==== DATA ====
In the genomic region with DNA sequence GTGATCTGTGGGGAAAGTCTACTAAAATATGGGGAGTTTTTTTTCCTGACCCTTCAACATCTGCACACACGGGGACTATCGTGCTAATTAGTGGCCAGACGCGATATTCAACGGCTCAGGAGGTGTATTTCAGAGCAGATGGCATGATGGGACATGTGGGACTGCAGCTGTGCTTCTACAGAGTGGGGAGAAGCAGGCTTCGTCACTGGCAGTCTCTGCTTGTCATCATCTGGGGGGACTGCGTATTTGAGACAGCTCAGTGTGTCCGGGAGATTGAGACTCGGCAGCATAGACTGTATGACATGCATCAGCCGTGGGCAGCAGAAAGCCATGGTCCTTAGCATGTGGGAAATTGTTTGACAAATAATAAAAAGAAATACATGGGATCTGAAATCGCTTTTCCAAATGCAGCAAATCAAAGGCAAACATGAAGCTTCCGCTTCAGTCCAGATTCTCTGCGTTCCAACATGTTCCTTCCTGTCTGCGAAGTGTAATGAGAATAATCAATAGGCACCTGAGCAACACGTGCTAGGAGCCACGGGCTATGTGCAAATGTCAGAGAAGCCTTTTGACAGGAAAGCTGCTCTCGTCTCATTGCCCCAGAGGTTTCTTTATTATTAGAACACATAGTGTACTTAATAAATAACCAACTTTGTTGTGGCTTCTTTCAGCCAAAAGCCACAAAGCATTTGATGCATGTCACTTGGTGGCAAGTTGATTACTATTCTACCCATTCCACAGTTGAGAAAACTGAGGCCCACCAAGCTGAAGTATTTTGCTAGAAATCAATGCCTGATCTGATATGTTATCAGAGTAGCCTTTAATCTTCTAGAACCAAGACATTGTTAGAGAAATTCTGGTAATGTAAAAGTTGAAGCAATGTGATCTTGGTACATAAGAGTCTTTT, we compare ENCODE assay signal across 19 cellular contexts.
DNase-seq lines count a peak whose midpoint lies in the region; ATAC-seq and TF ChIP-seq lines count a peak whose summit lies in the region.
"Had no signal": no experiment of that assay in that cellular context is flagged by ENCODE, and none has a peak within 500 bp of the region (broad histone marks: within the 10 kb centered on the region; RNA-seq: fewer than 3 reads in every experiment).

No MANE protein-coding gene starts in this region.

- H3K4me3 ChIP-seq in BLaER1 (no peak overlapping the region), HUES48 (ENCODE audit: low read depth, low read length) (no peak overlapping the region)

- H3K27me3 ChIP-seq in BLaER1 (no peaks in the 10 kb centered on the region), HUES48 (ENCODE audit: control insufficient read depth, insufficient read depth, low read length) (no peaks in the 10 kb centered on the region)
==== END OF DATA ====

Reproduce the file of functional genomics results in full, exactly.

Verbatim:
In the genomic region with DNA sequence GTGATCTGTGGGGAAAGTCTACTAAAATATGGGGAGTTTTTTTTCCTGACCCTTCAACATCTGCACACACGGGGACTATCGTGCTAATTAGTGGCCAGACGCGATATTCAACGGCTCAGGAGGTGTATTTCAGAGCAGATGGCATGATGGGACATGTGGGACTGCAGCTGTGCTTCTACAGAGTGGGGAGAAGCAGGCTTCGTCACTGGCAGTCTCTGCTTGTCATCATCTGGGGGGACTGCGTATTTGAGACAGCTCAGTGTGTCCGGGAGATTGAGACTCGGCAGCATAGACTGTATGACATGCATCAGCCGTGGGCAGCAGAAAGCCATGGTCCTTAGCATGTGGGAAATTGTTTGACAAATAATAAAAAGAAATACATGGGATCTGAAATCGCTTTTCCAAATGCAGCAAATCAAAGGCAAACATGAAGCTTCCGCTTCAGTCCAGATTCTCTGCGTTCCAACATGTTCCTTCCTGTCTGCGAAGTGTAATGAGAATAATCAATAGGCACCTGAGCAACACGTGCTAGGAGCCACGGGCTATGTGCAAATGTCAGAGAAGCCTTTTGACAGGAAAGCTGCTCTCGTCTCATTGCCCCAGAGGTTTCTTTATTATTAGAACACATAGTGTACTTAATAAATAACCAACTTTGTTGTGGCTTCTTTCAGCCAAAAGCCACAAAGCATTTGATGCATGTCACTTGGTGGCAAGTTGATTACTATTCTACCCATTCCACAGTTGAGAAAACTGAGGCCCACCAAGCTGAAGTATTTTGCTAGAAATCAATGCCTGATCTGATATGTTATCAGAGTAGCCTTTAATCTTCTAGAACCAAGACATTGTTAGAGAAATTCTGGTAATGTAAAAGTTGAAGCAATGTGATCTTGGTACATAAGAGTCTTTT, we compare ENCODE assay signal across 19 cellular contexts.
DNase-seq lines count a peak whose midpoint lies in the region; ATAC-seq and TF ChIP-seq lines count a peak whose summit lies in the region.
"Had no signal": no experiment of that assay in that cellular context is flagged by ENCODE, and none has a peak within 500 bp of the region (broad histone marks: within the 10 kb centered on the region; RNA-seq: fewer than 3 reads in every experiment).

No MANE protein-coding gene starts in this region.

- H3K4me3 ChIP-seq in BLaER1 (no peak overlapping the region), HUES48 (ENCODE audit: low read depth, low read length) (no peak overlapping the region)

- H3K27me3 ChIP-seq in BLaER1 (no peaks in the 10 kb centered on the region), HUES48 (ENCODE audit: control insufficient read depth, insufficient read depth, low read length) (no peaks in the 10 kb centered on the region)